DWP 2016: an evolving ADF role in national disaster resilience
15 Apr 2016|

Military interpretations of ‘landscape’ conventionally include notions of strategy, control and domination. They also include environmental factors that might impact Defence’s readiness to carry out conventional military tasks as well as environmental protection from the damage caused by war fighting or large-scale training exercises.

When it comes to the effects of extreme weather events, environmental security is becoming more central to national security thinking.

Late in 2014 the US Government Accounting Office and the UK Ministry of Defence released reports which highlighted the risk climate change poses to national security. The UK Ministry of Defence in particular suggested that climate change is an important ‘megatrend’ which could place strain on food and water security and lead to civilian displacement.

Anthony Bergin recently discussed January’s US Department of Defense Directive on climate change and resilience which mandates that all future DoD planning has to identify and assess the effects of climate change on missions and to consider these effects when developing plans and implementing operational procedures.

NATO, through the Euro-Atlantic Disaster Response Coordination Centre, is also active in coordinating civil emergency planning and response to natural disasters.

So how’s the ADF placed when it comes to facing the challenges of domestic disaster resilience?

DWP 2016 identifies our most basic strategic interest as … ‘A secure, resilient Australia, with secure northern approaches and proximate sea lines of communication’.

A following statement points out that: ‘Our interest in a secure, resilient Australia also means an Australia resilient to unexpected shocks, whether natural or man-made, and strong enough to recover quickly when the unexpected happens’.

The ability to anticipate likely disturbances and their severity is a standard element of disaster planning and preparation.

Over the summer, Defence assisted the national response to Tasmania’s bush fires by providing air lift support for the transportation of a base camp from Victoria to Tasmania. That involved two Air Force C-17A Globemaster III heavy-lift aircraft. This use of heavy lift capability was the most recent example of the ADF’s key role in disaster response.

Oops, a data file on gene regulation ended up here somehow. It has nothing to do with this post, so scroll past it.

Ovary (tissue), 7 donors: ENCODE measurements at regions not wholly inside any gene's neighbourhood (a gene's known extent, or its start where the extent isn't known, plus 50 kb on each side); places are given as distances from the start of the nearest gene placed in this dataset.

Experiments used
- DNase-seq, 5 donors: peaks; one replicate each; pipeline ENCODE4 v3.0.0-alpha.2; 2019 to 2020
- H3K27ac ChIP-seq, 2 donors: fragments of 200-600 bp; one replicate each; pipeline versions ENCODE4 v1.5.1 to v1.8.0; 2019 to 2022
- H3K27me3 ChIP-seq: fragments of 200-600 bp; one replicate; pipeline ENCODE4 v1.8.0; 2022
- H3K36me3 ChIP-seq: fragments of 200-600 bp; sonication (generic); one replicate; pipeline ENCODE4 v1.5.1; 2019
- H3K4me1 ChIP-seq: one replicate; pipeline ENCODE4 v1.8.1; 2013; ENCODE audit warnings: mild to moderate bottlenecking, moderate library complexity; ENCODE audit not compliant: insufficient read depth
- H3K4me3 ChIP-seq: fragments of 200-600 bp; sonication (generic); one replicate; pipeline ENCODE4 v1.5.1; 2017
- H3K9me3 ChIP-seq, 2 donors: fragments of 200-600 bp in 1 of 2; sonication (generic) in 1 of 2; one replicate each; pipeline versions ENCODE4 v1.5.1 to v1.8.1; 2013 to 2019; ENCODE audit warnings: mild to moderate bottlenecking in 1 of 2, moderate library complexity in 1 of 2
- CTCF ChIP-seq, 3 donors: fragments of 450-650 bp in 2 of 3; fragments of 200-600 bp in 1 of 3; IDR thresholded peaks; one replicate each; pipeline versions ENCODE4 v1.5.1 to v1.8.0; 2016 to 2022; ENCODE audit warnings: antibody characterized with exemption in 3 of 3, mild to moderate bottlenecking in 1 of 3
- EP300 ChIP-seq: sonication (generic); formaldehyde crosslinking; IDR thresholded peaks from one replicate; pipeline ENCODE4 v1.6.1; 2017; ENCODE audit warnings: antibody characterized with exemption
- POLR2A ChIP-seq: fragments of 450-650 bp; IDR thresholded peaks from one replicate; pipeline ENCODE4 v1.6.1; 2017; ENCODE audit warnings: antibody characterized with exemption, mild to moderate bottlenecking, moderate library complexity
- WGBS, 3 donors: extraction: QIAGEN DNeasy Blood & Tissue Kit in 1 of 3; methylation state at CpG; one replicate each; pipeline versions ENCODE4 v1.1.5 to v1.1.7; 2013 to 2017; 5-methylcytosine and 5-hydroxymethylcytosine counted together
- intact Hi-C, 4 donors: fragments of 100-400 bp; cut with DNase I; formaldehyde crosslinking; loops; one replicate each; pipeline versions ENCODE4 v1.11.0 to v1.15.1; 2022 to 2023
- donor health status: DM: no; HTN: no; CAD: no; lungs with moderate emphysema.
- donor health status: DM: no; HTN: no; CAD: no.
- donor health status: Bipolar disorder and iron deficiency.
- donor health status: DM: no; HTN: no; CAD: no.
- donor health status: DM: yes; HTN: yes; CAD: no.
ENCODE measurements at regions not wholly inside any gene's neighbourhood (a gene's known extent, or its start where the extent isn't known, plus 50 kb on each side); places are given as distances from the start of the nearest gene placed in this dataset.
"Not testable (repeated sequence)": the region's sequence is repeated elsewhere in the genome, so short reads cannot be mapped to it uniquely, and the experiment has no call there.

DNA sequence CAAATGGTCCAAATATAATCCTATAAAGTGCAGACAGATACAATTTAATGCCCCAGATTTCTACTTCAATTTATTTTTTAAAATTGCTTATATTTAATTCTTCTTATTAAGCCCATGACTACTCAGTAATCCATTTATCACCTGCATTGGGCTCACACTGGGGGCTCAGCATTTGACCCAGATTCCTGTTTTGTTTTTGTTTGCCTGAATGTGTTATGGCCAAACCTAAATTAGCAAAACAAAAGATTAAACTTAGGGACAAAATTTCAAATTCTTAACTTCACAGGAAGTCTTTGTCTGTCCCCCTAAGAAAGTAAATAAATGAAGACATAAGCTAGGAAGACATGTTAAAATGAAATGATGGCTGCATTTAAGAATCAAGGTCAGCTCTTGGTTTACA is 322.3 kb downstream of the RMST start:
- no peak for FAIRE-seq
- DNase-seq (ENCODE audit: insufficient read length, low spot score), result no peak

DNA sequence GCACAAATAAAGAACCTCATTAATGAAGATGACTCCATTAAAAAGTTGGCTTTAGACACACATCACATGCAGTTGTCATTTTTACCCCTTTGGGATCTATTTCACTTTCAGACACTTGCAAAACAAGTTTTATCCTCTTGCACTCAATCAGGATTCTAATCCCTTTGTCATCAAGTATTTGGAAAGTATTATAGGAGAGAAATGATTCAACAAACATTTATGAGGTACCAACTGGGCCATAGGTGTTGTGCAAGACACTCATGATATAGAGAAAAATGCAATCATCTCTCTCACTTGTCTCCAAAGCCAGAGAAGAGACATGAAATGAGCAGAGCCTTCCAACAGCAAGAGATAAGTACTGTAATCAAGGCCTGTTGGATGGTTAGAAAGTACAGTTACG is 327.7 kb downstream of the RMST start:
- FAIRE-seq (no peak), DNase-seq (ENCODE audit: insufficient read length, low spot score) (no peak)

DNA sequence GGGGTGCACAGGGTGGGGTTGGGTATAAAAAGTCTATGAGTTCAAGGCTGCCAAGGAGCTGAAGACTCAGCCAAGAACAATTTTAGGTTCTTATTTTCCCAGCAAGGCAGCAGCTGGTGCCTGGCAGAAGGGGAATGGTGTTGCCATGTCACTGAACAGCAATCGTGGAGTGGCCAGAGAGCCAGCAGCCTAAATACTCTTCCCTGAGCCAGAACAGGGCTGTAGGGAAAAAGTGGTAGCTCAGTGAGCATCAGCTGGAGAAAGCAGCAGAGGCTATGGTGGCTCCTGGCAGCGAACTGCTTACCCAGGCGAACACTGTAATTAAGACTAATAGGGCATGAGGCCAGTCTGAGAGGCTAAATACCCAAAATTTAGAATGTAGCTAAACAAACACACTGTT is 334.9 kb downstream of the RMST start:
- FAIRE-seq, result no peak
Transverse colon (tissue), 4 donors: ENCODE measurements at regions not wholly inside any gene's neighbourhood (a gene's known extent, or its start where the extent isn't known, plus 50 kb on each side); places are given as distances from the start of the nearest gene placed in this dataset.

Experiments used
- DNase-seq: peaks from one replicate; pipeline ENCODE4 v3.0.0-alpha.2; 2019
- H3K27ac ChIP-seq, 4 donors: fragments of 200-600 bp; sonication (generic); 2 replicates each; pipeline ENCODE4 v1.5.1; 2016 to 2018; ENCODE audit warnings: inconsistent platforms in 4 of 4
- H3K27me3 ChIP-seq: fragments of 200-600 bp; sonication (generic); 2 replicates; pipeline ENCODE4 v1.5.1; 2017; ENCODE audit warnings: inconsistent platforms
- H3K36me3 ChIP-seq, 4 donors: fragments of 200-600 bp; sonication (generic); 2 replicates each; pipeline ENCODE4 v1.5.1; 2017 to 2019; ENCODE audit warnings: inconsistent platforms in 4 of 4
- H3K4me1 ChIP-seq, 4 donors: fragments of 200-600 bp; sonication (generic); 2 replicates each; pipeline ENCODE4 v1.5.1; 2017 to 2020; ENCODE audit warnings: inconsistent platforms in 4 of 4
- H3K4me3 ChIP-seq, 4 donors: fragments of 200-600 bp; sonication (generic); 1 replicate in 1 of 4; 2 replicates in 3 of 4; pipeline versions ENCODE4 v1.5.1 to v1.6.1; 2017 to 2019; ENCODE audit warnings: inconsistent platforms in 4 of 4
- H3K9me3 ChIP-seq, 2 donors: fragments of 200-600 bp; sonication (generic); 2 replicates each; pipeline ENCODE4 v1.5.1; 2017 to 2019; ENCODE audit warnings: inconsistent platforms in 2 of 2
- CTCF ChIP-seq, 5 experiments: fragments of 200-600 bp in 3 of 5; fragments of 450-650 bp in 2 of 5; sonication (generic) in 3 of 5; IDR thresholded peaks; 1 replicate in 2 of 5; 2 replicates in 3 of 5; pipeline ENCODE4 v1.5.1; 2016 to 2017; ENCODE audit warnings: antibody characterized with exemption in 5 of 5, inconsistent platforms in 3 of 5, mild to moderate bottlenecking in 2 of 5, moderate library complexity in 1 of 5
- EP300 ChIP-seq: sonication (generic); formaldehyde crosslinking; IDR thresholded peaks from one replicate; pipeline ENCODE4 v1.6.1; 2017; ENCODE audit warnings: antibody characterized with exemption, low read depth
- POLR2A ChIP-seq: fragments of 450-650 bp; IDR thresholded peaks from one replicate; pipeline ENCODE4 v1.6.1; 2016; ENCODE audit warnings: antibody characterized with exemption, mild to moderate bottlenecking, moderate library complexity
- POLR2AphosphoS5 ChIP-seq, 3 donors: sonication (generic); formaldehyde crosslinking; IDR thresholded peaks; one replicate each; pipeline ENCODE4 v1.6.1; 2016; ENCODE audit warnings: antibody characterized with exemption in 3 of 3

Defence’s contribution to disaster response and recovery under DACC arrangements is well established, and was the subject of a comprehensive ASPI report some years ago. DWP 2016 does not, however, set out the ADF’s involvement in disaster preparedness or planning roles in its entirety.

The ADF engages with state-based emergency service organisations when providing emergency response support under DACC arrangements. But enhanced involvement by the ADF in the planning and preparation phases of the disaster cycle will require additional, and different, levels of engagement to those currently in place. As Bergin notes, it’ll require more inclusive ADF engagement with state-based emergency services and other support agencies.

It’ll also require broader doctrinal thinking from the ADF when it comes to examining how existing and future capability might be effectively used in domestic disaster management.

Many of the acquisitions outlined in DWP 2016 and the 2016 Integrated Investment Program contribute to real dual-use benefits to enhance national disaster resilience.

Access to sophisticated real-time video and geo-spatial data is one significant aid to disaster planning and preparation ahead of targeted and efficient responses to natural hazards. Both piloted and remotely piloted surveillance and reconnaissance aircraft can play a significant role in acquiring data on land-based conditions—such as fuel loads ahead of a bushfire season—or in rapid damage assessment of cyclonic or flood damage.

The next time a severely destructive disaster occurs in Australia, expect to see our Canberra Class amphibious ships, with on-board hospital facilities and ability to operate without port infrastructure play keys roles in rapid emergency response, evacuation and humanitarian assistance. We recently saw that capability deployed to Fiji after Cylcone Winston. (The subject of the ADF’s role in regional HADR will be considered in my next post.)

Those kinds of capabilities support faster and more accurate decision support and response to natural disasters. They’re examples of what can be achieved by the ADF working across the mitigation and response phases of the disaster management cycle and they demonstrate that network-centric capabilities and data fusion applied to a ‘battle-space’ can also be applied to a ‘disaster-space’ at home just as well.

There are still unanswered questions, however, as to how dual-use elements of our growing national defence capability can be integrated with state capabilities and responsibilities to enhance disaster mitigation and response. When it comes to the use of the ADF, any gaps between federal and state disaster management planning will remain a barrier in achieving effective national disaster resilience.